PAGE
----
Relator wants this court to adopt a subjective standard so that the determination of whether an employee quit is dependent on what the employee intended to do at the time and not on the outward manifestations of the employee’s intent. But adopting such a standard is at variance with general application of legal principles to the objectively observed conduct of parties, is not justified by the statute in question, and would unfairly handicap the unemployment insurance process. When an employee says that he or she quits and takes actions consistent with quitting, an employer must be able to rely on those words and actions so that the employer can replace the employee and carry on with business. Adopting a subjective standard would allow employees who quit to circumvent the unemployment benefits statute simply by saying they did not mean to quit, despite their contrary words and actions. This would lead to inconsistent results in unemployment benefit cases and would facilitate exploitation of the unemployment benefits program.
Next we address whether the commissioner’s representative relied on evidence outside the record. Minnesota law prohibits the commissioner from considering evidence that was not submitted at the hearing before the ULJ. Minn. Stat. § 268.105, subd. 2(d) (2002). Here, relator contends that the commissioner’s representative relied on two letters that the ULJ found were inadmissible hearsay. The commissioner’s representative referred to the letters and apparently thought they should have been admitted into evidence. But the commissioner’s representative went on to say:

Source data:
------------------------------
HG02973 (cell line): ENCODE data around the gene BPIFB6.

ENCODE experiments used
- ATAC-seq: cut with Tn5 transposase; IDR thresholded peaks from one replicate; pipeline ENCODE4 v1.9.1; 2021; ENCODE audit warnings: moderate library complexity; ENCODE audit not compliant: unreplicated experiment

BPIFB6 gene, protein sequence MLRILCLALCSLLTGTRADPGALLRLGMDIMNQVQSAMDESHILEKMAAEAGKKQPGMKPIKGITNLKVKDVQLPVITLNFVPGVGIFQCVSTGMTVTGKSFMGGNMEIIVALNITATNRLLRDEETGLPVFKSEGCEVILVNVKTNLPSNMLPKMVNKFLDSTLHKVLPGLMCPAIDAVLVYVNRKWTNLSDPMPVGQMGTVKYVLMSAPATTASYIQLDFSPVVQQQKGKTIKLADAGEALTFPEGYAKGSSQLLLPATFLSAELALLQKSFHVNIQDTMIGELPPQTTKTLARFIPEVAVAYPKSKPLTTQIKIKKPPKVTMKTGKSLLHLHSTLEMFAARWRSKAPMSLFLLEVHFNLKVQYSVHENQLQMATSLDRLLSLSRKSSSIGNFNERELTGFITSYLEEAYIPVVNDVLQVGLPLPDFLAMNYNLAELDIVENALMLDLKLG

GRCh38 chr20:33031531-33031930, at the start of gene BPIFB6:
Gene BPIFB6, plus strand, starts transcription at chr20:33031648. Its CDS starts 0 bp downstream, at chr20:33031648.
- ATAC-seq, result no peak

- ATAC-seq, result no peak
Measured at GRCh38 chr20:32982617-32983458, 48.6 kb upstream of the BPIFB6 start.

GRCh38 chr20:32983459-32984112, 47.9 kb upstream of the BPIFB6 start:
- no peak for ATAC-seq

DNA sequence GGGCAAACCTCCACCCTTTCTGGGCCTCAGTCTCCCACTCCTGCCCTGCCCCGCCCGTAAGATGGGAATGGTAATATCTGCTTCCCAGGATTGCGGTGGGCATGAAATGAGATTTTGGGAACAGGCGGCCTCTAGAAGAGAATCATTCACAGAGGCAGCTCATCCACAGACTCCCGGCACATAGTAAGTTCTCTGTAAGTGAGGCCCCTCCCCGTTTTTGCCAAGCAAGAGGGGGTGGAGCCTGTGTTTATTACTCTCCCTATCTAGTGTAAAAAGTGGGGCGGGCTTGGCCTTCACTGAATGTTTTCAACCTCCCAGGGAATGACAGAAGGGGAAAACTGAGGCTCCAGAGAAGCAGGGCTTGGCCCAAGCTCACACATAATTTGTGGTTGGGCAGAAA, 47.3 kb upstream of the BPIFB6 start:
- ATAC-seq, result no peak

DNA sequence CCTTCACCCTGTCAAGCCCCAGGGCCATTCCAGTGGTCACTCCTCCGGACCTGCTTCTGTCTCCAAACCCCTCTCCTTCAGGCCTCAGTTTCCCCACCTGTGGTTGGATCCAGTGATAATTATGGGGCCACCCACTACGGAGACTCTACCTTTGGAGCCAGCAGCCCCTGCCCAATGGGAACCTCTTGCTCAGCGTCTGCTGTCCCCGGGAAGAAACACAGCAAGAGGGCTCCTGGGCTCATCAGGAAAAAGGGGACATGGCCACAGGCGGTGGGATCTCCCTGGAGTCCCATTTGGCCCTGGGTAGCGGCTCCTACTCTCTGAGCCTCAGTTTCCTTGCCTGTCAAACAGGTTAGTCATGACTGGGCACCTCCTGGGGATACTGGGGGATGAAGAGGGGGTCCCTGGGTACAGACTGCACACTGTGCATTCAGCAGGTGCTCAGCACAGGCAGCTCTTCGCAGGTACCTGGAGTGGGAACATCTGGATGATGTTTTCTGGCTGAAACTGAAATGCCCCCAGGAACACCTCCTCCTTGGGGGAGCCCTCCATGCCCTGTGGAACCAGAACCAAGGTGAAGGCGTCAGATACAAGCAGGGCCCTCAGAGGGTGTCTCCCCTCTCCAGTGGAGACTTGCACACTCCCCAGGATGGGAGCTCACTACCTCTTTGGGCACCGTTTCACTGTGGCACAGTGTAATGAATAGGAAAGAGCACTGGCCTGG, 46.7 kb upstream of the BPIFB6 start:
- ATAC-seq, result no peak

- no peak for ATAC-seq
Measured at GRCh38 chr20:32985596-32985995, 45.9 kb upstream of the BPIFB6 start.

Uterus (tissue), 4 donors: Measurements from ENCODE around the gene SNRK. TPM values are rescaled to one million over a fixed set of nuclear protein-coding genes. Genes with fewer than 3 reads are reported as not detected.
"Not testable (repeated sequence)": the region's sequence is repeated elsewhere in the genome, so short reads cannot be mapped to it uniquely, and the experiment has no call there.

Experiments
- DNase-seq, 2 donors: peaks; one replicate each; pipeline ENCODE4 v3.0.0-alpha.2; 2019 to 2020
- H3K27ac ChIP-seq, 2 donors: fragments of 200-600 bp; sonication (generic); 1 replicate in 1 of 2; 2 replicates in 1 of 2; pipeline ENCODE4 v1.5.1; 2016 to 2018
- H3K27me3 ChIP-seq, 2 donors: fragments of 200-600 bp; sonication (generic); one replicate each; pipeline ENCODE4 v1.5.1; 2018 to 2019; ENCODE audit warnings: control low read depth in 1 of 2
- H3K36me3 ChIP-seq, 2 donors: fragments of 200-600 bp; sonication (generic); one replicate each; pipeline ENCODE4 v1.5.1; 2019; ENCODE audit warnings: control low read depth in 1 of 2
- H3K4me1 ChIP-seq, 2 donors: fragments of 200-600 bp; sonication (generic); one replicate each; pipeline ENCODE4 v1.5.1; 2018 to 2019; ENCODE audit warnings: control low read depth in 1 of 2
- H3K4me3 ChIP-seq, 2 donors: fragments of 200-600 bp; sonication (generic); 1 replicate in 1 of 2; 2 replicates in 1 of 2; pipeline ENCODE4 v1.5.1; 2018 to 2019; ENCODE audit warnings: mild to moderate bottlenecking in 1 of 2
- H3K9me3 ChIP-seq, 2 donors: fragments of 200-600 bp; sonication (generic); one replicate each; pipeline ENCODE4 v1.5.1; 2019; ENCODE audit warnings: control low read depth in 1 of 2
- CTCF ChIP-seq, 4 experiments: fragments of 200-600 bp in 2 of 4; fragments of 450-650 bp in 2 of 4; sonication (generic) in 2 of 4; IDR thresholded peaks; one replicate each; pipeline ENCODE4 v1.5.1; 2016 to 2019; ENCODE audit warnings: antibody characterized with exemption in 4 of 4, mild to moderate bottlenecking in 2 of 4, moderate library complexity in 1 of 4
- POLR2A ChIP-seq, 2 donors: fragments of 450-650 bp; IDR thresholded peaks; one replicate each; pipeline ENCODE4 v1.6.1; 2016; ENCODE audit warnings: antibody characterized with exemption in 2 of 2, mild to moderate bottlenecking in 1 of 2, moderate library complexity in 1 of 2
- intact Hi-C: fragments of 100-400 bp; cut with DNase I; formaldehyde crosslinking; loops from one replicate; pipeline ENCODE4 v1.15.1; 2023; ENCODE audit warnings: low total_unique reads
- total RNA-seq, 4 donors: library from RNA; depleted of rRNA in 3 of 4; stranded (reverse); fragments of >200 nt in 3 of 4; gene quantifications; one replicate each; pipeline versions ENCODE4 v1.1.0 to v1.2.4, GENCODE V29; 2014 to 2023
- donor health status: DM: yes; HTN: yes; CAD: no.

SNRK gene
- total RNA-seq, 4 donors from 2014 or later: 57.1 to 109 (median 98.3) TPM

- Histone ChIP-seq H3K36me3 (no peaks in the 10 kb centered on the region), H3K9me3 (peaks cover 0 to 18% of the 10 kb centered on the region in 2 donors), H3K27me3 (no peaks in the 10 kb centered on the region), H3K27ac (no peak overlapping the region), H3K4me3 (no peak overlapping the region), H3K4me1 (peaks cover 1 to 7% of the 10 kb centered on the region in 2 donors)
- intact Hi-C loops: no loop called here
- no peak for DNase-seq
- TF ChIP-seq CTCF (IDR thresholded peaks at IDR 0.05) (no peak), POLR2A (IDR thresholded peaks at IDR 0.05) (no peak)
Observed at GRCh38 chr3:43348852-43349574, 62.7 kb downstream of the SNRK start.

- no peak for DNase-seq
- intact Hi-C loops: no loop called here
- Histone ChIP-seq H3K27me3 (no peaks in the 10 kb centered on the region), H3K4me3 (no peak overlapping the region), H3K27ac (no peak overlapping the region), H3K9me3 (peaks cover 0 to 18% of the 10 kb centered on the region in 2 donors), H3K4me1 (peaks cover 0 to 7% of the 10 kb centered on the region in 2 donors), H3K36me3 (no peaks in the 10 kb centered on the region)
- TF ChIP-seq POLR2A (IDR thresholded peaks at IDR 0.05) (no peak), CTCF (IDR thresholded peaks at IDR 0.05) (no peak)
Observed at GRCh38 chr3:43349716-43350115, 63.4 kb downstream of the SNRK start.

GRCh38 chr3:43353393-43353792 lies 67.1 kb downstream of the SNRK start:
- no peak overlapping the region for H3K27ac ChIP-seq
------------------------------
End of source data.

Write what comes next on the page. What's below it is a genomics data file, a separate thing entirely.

While a situation such as this may warrant that this case be remanded for the sole purposes of admitting the corroborating letters into evidence, the available evidence on the record is sufficient to find for the employer in this case.
A review of the record establishes that the commissioner’s representative is correct. Relator and the company president testified that several other people witnessed the exchange. We conclude that the commissioner’s representative did not actually consider the letters so as to violate Minn. Stat. § 268.105, subd. 2(d).
* Retired judge of the district court, serving as judge of the Minnesota Court of Appeals by appointment pursuant to Minn. Const. art. VI, § 10.